• Druzy Dealer

    Here is a note from Cinderhill, a company that sells beautiful hand made druzy cabochons and beads.

    My husband and I have been involved in collecting, cutting and selling drusy/druzy stones for over 20 years.

    As gem dealers we consistently have people who come to our booth and ask what is drusy? Although it has gained in popularity in the last number of years drusy is only found at a few retail shops.

    I like to explain to people that the surface of a drusy stone is composed of “micro-crystals”. These tiny crystals cover the surface of the stone which reflects many points of light. That is the first thing that makes the drusy stone attractive to the eye, the sparkle. The small crystals might form on a surface of a rock or as the interior portion of a geode.

    There are many types of drusy stones. There are natural drusy, which have not been altered in color. And now as popularity and demand have grown for this type of stone, many varieties of dyed, and plated drusy are now used in jewelry too.

    The most common variety of natural drusy are micro quartz crystals over agate or massive quartz. The natural colors of quartz are clear, grey, blue (blue lace agate), purple (amethyst),orange (carnelian) or brown. Rarely pink or other shades of blue.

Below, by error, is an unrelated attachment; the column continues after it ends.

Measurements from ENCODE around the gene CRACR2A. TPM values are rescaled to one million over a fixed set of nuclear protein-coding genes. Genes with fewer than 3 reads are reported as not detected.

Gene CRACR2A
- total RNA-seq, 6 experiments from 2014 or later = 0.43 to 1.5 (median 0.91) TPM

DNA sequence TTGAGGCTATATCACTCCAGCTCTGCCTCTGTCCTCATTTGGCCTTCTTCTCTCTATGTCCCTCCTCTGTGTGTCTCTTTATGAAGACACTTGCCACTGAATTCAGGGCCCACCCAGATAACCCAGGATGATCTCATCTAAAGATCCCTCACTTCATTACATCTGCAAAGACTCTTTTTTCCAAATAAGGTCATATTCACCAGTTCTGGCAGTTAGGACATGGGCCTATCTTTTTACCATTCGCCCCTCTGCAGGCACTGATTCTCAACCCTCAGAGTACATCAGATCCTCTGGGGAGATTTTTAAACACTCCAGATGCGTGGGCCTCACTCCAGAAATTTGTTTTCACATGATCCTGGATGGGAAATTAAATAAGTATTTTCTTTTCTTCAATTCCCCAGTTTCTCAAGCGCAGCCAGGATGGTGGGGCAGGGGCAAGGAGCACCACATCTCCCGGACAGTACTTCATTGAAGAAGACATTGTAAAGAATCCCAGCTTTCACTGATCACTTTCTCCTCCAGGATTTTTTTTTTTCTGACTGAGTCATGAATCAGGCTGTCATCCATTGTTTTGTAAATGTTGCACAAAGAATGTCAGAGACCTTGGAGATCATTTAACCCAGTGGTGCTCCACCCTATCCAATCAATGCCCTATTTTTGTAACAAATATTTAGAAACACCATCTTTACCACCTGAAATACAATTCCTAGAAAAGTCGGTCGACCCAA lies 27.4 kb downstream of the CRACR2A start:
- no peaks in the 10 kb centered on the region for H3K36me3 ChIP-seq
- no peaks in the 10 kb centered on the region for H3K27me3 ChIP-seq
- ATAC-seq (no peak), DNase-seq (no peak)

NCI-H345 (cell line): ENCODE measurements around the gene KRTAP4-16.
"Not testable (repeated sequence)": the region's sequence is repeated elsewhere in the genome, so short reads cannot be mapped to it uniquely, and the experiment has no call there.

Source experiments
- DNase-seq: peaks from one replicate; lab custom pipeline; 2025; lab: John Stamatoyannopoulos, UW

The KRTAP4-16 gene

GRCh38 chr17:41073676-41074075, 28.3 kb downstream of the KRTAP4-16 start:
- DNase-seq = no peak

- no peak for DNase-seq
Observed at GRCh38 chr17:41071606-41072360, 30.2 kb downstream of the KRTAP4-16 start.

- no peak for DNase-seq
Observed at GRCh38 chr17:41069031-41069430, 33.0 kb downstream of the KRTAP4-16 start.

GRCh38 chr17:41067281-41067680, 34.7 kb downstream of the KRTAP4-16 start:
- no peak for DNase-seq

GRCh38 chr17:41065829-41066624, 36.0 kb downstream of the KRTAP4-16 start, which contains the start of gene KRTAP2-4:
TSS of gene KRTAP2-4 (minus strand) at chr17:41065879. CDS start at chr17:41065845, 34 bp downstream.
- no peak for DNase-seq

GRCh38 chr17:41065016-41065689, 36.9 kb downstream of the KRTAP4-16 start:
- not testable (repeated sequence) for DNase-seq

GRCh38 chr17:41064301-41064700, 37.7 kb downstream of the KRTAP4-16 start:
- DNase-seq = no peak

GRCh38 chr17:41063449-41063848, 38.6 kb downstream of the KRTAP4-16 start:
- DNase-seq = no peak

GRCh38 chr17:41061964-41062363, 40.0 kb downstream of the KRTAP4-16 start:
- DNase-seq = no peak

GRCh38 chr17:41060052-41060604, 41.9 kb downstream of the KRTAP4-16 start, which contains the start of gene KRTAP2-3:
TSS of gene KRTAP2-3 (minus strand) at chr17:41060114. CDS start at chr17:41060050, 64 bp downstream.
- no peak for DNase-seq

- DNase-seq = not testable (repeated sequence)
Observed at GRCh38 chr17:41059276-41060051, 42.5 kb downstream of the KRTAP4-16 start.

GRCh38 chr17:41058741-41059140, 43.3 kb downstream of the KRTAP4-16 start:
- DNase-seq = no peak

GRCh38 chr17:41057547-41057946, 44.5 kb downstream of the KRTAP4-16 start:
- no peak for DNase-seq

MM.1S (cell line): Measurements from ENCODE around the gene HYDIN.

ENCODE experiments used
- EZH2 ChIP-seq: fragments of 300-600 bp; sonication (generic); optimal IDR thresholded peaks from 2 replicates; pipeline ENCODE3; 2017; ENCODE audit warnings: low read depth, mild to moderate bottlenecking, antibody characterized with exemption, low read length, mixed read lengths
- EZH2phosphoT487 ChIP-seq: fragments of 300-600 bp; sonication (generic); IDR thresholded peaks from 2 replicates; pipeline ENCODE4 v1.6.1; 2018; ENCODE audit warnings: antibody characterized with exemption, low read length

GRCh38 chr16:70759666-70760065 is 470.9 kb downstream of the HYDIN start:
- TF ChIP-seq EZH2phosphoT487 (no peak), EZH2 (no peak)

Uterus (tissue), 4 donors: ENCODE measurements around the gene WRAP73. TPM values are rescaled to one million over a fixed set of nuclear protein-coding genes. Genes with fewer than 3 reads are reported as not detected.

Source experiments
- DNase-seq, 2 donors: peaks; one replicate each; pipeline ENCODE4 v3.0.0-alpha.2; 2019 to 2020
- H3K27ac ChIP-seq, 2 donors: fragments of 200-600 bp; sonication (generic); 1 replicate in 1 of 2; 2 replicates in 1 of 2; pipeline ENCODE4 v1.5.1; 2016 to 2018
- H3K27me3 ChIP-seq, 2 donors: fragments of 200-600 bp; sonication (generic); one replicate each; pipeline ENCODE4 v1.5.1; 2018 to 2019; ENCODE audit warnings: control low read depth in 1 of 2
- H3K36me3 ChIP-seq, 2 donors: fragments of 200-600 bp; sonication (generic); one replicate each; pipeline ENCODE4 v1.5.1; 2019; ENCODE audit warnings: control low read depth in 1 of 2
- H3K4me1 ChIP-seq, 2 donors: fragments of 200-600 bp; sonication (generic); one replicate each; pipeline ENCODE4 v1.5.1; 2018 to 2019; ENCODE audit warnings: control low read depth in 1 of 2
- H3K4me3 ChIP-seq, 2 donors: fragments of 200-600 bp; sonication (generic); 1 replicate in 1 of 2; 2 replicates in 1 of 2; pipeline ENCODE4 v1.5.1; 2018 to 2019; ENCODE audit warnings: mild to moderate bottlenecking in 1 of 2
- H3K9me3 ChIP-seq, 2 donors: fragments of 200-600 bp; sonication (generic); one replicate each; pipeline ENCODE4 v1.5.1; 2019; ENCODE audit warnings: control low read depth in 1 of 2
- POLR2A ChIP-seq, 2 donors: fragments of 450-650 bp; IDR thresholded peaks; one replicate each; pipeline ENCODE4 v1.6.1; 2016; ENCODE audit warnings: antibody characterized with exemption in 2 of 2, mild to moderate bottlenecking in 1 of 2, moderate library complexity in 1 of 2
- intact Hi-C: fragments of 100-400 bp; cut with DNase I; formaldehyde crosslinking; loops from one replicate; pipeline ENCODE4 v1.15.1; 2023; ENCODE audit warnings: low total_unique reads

Garnet is one of the materials we cut as a drusy stone. Drusy garnets can be found in deep red (pyrope or almadine) brilliant green (uvarovite), peachy/pink (hessionite), greenish/brown (andradite), orange (spessartite) or black/brown (melanite). The crystals sometimes are a bit larger than the micro size mentioned, but nevertheless the crystals have grown together and provide the kind of sparkle that drusy is known for.

    can also be found in mineral specimens of Pyrite. Pyrite is usually the color of “gold” but can also be found in rainbow pyrite and chalcopyrite with a multitude of other colors combined with the gold color.

    Calcite forms in micro-crystals at times. Bright pink CobaltoCalcite looks unreal, but it displays colors from light pink to raspberry pink and many shades inbetween.

    Other natural varieties of drusy are minerals such as; psilomelane, malachite, chrysocolla, hematite. The drusy in this case is generally crystalline quartz over the mineral taking on it’s rich coloring. Drusy Chrysocolla is one of the most popular and one of the hardest to come by of the natural drusy materials.

    Dyed drusy stones are made from quartz. The quartz is dyed to resemble amethyst, chrysocolla, carnelian and any other color from nature’s palate that is attractive to the eye. The material that is dyed is very stable and typically does not wear off.

    One other form of treatment used to color drusy stones is when a stone is exposed to a vaporized metal oxide. This is usually done in a vacuum chamber and the end result is extremely attractive. Therefore this type of treatment is now dominating the marketplace in the treated drusy stone segment.